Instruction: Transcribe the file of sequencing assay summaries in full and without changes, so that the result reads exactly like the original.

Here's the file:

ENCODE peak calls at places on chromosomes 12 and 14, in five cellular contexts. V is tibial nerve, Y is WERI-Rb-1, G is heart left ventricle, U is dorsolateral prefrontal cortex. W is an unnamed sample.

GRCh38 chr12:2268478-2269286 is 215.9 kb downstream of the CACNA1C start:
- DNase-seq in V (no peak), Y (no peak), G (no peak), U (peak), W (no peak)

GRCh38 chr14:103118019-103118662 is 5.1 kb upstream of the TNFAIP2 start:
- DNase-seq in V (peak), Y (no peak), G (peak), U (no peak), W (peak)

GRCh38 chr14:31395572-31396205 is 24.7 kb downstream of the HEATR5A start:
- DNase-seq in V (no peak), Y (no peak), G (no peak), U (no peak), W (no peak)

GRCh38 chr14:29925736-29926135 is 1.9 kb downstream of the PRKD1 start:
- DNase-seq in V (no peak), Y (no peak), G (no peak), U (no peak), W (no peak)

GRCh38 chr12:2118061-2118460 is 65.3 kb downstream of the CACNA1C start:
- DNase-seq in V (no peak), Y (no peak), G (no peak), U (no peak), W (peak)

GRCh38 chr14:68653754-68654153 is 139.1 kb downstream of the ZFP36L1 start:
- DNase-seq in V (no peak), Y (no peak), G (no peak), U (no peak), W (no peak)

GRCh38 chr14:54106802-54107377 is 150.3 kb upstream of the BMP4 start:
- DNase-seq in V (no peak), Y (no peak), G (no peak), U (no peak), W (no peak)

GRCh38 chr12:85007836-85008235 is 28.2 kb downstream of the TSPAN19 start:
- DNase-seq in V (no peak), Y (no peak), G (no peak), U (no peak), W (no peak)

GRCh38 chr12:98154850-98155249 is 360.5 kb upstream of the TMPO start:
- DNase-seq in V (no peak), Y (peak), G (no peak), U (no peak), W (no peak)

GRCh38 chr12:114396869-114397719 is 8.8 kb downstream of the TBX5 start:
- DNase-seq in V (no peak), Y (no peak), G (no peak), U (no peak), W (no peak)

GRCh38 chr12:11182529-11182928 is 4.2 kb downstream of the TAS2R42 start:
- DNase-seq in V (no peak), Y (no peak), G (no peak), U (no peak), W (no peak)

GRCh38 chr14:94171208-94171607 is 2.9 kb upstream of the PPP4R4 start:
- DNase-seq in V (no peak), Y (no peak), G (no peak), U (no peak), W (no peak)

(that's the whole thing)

ENCODE peak calls at places on chromosomes 12 and 14, in five cellular contexts. V is tibial nerve, Y is WERI-Rb-1, G is heart left ventricle, U is dorsolateral prefrontal cortex. W is an unnamed sample.

GRCh38 chr12:2268478-2269286 is 215.9 kb downstream of the CACNA1C start:
- DNase-seq in V (no peak), Y (no peak), G (no peak), U (peak), W (no peak)

GRCh38 chr14:103118019-103118662 is 5.1 kb upstream of the TNFAIP2 start:
- DNase-seq in V (peak), Y (no peak), G (peak), U (no peak), W (peak)

GRCh38 chr14:31395572-31396205 is 24.7 kb downstream of the HEATR5A start:
- DNase-seq in V (no peak), Y (no peak), G (no peak), U (no peak), W (no peak)

GRCh38 chr14:29925736-29926135 is 1.9 kb downstream of the PRKD1 start:
- DNase-seq in V (no peak), Y (no peak), G (no peak), U (no peak), W (no peak)

GRCh38 chr12:2118061-2118460 is 65.3 kb downstream of the CACNA1C start:
- DNase-seq in V (no peak), Y (no peak), G (no peak), U (no peak), W (peak)

GRCh38 chr14:68653754-68654153 is 139.1 kb downstream of the ZFP36L1 start:
- DNase-seq in V (no peak), Y (no peak), G (no peak), U (no peak), W (no peak)

GRCh38 chr14:54106802-54107377 is 150.3 kb upstream of the BMP4 start:
- DNase-seq in V (no peak), Y (no peak), G (no peak), U (no peak), W (no peak)

GRCh38 chr12:85007836-85008235 is 28.2 kb downstream of the TSPAN19 start:
- DNase-seq in V (no peak), Y (no peak), G (no peak), U (no peak), W (no peak)

GRCh38 chr12:98154850-98155249 is 360.5 kb upstream of the TMPO start:
- DNase-seq in V (no peak), Y (peak), G (no peak), U (no peak), W (no peak)

GRCh38 chr12:114396869-114397719 is 8.8 kb downstream of the TBX5 start:
- DNase-seq in V (no peak), Y (no peak), G (no peak), U (no peak), W (no peak)

GRCh38 chr12:11182529-11182928 is 4.2 kb downstream of the TAS2R42 start:
- DNase-seq in V (no peak), Y (no peak), G (no peak), U (no peak), W (no peak)

GRCh38 chr14:94171208-94171607 is 2.9 kb upstream of the PPP4R4 start:
- DNase-seq in V (no peak), Y (no peak), G (no peak), U (no peak), W (no peak)